Living the American dream

MABTON - When Arturo Salazar immigrated to the United States from Mexico in 1976, his first housing was a gated tent on a farm where he earned $2.50 an hour.

Today, Salazar is the proud owner of Familia Salazar Dairy in Mabton.

For those first few weeks in America, Salazar slept on hay. After that, the employer he was working for let Salazar rent a trailer.

Salazar continued to work in the Lower Yakima Valley, picking and pruning fruit.

His first "good job," he said, was working with grapes. That employer taught Salazar how to drive a tractor.

Salazar quickly learned that if he was going to live here, he better learn to speak English.

"I had no papers, no English, no nothing," he recalled.

He heard about some tapes while listening to the radio that would help him learn the language. After purchasing them, he caught on and began to speak the language.

When work for the vineyard owner ran out after 10 years, someone recommended Salazar work for a dairy.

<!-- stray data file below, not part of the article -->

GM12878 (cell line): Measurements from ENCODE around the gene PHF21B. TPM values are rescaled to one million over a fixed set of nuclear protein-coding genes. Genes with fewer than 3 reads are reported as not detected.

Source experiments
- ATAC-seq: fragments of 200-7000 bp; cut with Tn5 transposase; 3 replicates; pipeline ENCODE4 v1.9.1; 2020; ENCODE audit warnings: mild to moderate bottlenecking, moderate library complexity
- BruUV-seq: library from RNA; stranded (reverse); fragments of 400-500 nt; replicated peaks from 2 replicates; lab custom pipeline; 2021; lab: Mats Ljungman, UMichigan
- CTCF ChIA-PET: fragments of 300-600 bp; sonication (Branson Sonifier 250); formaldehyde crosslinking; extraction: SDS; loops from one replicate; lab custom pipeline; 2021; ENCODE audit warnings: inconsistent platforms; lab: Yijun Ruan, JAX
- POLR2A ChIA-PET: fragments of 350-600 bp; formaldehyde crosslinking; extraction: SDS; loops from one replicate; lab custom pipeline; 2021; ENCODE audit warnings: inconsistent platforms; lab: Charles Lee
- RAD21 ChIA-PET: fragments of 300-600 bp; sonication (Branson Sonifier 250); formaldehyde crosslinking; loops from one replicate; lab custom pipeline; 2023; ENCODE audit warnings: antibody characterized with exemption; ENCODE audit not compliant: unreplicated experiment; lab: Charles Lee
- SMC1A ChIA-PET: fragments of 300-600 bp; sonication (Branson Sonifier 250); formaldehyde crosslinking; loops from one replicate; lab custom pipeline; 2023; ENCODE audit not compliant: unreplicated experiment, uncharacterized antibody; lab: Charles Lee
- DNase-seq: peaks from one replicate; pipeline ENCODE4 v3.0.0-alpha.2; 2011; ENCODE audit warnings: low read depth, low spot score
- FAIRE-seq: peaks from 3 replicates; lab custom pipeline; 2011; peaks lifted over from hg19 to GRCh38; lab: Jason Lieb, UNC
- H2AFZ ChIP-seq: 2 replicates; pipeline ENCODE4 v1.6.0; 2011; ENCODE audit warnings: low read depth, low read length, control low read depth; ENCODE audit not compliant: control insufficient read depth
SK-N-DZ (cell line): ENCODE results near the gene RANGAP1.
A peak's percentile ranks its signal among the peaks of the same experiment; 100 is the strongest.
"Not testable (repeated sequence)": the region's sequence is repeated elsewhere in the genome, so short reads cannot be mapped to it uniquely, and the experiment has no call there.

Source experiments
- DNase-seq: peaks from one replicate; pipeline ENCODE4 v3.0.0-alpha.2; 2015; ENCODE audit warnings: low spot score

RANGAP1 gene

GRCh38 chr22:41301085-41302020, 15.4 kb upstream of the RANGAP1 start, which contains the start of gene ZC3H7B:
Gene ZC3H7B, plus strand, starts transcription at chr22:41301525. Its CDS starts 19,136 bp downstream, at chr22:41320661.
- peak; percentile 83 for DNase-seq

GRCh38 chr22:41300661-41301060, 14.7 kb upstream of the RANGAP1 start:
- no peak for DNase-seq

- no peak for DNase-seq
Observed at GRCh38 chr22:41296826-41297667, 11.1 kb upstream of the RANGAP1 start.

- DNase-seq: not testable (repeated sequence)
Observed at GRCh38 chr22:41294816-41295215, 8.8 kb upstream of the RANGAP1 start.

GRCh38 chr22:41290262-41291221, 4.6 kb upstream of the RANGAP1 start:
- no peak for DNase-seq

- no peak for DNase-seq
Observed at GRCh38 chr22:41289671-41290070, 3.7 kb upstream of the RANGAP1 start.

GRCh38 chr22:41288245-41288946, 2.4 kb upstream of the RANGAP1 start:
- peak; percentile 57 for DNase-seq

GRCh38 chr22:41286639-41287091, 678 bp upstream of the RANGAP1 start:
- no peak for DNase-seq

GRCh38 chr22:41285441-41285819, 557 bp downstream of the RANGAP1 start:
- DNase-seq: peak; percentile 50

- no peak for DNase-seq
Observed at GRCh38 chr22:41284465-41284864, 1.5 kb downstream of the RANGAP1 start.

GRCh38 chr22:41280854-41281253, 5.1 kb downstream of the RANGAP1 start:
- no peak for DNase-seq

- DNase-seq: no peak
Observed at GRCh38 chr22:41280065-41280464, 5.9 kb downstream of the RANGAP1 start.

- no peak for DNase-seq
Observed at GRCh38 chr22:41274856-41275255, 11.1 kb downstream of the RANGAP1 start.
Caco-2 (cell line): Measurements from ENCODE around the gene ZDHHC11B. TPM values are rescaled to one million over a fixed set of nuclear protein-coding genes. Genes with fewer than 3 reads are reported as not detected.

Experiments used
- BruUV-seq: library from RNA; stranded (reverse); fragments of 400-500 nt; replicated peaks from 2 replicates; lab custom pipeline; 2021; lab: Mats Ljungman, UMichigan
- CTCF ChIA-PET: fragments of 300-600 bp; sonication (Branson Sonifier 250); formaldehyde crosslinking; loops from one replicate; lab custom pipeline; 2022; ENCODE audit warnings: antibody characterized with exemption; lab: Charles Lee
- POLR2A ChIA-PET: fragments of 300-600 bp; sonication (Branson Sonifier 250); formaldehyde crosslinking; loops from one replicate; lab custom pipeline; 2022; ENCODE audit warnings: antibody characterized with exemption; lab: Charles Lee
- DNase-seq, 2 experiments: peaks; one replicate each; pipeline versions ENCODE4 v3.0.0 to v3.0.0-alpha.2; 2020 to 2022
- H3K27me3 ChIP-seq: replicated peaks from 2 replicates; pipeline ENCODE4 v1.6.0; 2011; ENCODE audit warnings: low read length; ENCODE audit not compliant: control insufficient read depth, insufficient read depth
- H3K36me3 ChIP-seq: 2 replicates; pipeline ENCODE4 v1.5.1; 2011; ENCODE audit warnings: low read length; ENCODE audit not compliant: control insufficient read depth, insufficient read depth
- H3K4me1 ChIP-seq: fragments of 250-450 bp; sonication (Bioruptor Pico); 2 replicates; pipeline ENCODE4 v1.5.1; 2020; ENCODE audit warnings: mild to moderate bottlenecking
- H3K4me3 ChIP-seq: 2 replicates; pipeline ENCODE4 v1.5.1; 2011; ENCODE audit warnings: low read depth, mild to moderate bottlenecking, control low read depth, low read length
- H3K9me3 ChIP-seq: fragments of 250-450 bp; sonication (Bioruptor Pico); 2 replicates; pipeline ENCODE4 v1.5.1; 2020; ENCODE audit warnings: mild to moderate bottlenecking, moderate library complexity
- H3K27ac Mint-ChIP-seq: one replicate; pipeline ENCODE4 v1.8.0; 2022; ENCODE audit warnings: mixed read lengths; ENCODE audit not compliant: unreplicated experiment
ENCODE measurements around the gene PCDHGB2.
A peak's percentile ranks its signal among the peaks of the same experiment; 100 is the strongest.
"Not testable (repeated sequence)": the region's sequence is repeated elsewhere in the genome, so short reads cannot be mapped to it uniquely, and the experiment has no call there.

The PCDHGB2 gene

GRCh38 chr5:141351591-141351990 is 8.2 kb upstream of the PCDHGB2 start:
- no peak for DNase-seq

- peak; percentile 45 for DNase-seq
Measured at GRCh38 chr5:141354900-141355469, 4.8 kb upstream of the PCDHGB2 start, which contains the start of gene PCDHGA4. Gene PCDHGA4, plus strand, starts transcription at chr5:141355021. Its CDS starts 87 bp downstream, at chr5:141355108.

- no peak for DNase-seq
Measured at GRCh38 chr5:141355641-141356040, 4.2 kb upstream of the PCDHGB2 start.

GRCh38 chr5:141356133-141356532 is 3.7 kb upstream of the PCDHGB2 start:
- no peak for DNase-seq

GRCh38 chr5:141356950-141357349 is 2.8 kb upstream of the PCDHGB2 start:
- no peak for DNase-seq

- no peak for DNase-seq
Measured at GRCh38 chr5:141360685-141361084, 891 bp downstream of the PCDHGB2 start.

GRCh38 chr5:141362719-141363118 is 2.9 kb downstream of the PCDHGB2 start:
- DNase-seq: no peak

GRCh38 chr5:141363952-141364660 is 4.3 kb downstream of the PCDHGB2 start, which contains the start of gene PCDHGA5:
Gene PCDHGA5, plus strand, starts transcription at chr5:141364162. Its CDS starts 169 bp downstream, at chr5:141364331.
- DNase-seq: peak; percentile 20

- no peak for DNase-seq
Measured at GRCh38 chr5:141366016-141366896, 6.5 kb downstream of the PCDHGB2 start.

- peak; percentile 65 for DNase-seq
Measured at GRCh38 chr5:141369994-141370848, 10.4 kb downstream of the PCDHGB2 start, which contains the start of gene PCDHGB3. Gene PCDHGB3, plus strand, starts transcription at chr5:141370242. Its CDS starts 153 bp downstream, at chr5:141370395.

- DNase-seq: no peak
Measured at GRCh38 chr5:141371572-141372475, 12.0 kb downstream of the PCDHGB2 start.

"I'm thinking, 'I don't know what a dairy is, so why not'," he recalled.

Eventually, Salazar raised bulls in Zillah on land he purchased while working in dairies in the Lower Valley. That enabled him to buy some acreage in Mabton.

"One day my son (Manuel) asked me, 'Hey dad, can we build a dairy?'," he said. Salazar's answer to his son was yes, but only if his son would help him.

Once the dairy was built, Salazar had cows to buy, after already securing a contract.

But before production could start, Manuel passed away.

But, said Salazar, "I had to continue."

It's not easy to build a dairy, he said. In fact, when he would tell people what he was doing, some laughed.

But, he said, "I don't know how, I got my dairy."

Now, he's got almost 11 years into the dairy business, running his own outfit.

What began as a small operation has now grown into a dairy featuring 320 cows. Salazar sold the Zillah property and now devotes his time to the Mabton dairy.

Always lurking in the back of his mind, though, was the feeling that he needed to become a U.S. citizen.

"I never had the time. I always worked, worked, worked," he said.

Four years ago, he took the test and failed. Too busy working, he said, "I never had time to study."

But he kept the tapes teaching him American history. And he listened.

"I thought, I've got to (try) again," he said.

He kept listening to the tapes. "I've got a good memory, I remember a lot of things," he said.

This time, Salazar took the test and passed. He officially became a United States citizen just last week, on May 28.

How does it feel? "It's hard to explain. I feel happy. It's something special for my family," he said.


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